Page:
Deposition of whole blood platelets on extracellular matrix under flow conditions in preterm infants

N. Linder*, B. Shenkman, E. Levin, L. Sirota, T. H. Vishne, I. Tamarin, R. Dardik, D. Lubin, N. Savion, D. Varon

*Corresponding author for this work

Research output: Contribution to journalArticlepeer-review


Background: A previous study showed greater adhesion by platelets of healthy full term infants to subendothelial extracellular matrix (ECM) under flow conditions compared with healthy adult platelets. Aim: To investigate the adhesion and aggregation of platelets from preterm infants on ECM under defined shear conditions. Methods: In vitro platelet function was investigated in 106 preterm infants, 74 full term infants, and 26 healthy adults. Blood samples were obtained from all infants within 24 hours of birth, and weekly until discharge from preterm infants only. Citrated whole blood was placed in ECM precoated tissue culture plates and subjected to shear stress (1300 s-1) for two minutes using a rotating Teflon cone. Platelet adhesion (surface coverage) and aggregation (average size) to ECM were assayed using an image analyser. Assays for von Willebrand factor (vWF) antigen, ristocetin cofactor, and vWF collagen-binding activity were performed on samples from an additional 70 preterm infants, 23 healthy full term infants, and 24 healthy adults. Preterm infants with hyaline membrane disease (HMD) were analysed separately in both cohorts. Results: Platelets from preterm infants displayed significantly less platelet adhesion than those from full term infants but similar aggregation and levels of vWF antigen, ristocetin cofactor, and collagen binding activity. Mean surface coverage was 22.0 (8.4)% for preterm infants with HMD, 28.7 (8.0)% for healthy preterm infants, and 35.7 (7.9)% for full term infants. Surface coverage in the preterm infants correlated with gestational age during the first 24 hours only, and did not reach full term levels during 10 weeks of follow up. Conclusion: Platelet adhesion to ECM is significantly poorer in preterm than in full term infants, and poorer in preterm infants with HMD than in healthy preterm infants. Intrinsic platelet properties rather than the concentration or activity of vWF may be responsible for this difference.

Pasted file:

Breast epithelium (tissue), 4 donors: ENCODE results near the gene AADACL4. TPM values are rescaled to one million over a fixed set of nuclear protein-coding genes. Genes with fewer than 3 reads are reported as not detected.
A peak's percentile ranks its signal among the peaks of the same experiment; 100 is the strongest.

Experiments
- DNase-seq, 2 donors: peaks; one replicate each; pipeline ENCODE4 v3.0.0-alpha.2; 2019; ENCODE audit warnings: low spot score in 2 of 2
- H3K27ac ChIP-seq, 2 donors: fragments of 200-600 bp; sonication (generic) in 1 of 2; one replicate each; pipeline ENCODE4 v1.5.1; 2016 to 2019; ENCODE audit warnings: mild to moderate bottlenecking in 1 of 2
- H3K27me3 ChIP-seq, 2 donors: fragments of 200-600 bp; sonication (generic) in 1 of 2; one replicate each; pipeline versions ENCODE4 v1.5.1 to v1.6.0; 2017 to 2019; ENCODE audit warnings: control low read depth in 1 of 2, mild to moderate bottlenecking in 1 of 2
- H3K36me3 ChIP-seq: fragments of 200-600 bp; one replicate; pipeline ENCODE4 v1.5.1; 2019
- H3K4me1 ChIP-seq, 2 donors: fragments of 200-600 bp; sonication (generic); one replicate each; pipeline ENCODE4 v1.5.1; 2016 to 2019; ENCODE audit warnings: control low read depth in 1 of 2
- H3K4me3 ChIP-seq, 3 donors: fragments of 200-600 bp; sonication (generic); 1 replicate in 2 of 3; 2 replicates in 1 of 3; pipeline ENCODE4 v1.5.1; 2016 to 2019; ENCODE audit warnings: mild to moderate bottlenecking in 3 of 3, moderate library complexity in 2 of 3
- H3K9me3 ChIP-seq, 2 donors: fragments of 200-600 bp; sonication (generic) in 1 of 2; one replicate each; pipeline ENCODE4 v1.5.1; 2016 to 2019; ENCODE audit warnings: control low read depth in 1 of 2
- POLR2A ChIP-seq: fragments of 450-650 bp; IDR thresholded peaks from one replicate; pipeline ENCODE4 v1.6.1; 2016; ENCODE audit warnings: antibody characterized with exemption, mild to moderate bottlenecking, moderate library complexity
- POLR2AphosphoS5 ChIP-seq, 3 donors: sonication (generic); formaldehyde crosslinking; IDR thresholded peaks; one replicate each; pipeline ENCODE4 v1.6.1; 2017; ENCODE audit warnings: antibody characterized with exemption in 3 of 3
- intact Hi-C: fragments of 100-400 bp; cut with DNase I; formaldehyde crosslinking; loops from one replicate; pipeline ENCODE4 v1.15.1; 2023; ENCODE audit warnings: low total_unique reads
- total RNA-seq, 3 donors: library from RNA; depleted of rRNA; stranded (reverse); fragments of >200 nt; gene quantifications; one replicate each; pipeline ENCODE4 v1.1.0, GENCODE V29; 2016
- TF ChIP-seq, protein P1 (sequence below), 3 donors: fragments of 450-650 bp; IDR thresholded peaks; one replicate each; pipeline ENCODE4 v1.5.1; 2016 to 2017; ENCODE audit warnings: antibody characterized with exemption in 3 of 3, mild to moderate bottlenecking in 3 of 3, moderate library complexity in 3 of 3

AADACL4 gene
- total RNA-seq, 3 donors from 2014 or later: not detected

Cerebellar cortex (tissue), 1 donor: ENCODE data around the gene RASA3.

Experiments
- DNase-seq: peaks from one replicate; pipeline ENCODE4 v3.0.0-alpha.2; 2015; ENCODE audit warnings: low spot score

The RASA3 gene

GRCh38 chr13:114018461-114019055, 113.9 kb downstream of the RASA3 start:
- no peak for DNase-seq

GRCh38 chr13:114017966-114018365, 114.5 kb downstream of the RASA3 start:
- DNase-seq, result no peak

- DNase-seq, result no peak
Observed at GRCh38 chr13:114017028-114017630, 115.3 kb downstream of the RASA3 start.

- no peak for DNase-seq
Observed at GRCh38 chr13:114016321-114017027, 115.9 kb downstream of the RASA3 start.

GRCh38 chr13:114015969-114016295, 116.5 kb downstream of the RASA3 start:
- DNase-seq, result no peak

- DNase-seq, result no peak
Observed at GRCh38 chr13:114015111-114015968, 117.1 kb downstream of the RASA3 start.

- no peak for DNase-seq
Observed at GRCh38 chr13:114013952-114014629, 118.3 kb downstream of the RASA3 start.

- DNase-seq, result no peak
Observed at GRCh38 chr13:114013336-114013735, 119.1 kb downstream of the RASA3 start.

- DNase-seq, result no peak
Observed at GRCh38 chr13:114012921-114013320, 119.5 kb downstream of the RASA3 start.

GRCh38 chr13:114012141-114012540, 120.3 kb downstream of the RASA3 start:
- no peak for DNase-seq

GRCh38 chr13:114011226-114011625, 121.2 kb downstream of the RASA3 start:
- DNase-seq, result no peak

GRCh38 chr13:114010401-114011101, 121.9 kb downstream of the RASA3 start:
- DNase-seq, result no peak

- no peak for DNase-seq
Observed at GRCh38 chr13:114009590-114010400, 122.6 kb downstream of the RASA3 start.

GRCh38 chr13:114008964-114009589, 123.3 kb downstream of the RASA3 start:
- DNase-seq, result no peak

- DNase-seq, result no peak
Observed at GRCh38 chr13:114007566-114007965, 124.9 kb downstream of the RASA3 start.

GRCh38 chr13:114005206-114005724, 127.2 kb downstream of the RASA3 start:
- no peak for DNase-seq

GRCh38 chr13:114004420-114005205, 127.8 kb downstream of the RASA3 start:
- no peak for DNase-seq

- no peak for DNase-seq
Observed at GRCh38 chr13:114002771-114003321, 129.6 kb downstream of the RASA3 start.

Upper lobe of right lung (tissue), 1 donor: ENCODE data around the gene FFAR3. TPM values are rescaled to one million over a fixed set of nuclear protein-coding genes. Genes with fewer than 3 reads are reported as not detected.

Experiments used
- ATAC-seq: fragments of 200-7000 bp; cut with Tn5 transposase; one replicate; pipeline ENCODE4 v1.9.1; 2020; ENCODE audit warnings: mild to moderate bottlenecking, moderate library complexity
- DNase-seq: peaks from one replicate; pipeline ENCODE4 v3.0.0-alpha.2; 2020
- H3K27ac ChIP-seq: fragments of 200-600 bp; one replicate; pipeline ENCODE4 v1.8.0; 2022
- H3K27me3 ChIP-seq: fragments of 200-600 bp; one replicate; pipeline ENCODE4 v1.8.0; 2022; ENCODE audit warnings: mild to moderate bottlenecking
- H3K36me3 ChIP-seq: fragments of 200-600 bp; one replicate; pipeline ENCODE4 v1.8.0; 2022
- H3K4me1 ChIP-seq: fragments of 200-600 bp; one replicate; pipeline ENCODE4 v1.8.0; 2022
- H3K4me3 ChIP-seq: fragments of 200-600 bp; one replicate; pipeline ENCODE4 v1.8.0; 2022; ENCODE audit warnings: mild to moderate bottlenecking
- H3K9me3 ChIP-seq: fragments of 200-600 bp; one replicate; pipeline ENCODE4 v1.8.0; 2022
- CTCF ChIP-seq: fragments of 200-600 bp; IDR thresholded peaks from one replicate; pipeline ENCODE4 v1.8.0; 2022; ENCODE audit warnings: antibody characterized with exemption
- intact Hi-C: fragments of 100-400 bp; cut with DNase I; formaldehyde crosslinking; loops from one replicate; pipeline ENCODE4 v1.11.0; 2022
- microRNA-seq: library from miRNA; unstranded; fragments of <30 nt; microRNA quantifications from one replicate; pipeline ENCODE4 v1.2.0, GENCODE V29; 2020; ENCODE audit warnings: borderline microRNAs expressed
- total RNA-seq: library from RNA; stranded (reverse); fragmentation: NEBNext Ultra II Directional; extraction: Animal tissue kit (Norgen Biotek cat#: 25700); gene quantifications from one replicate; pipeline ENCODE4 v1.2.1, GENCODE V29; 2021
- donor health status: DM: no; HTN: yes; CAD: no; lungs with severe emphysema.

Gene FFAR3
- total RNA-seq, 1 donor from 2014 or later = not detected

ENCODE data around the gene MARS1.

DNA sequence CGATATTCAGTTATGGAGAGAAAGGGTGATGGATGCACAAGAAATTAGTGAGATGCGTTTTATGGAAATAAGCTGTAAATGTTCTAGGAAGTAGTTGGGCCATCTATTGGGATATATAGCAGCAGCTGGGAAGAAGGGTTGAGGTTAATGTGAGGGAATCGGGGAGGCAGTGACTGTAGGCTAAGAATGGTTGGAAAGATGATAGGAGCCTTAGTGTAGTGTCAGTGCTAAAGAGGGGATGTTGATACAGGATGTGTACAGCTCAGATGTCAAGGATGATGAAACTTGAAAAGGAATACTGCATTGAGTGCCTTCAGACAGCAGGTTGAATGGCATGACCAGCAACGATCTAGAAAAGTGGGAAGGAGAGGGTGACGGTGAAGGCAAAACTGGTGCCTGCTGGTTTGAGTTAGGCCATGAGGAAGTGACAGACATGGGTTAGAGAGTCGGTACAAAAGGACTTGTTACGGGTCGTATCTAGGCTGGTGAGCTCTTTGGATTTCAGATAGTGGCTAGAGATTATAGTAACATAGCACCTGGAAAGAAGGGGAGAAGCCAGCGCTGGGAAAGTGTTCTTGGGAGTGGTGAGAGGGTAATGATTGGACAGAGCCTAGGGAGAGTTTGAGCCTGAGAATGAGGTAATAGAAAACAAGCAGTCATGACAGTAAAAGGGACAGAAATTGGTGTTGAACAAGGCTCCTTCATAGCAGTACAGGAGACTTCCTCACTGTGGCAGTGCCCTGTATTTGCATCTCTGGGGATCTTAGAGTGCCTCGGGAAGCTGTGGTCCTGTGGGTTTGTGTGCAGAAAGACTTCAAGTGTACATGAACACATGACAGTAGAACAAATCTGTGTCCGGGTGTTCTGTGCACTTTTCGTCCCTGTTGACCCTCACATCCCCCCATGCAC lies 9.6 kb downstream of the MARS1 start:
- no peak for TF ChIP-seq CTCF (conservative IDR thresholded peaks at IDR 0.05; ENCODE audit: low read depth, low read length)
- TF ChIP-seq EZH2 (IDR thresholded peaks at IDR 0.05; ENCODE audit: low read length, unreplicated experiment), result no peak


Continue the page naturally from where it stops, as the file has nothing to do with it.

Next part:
Original languageEnglish
Pages (from-to)F127-F130
JournalArchives of Disease in Childhood: Fetal and Neonatal Edition
Issue number2
StatePublished - 2002


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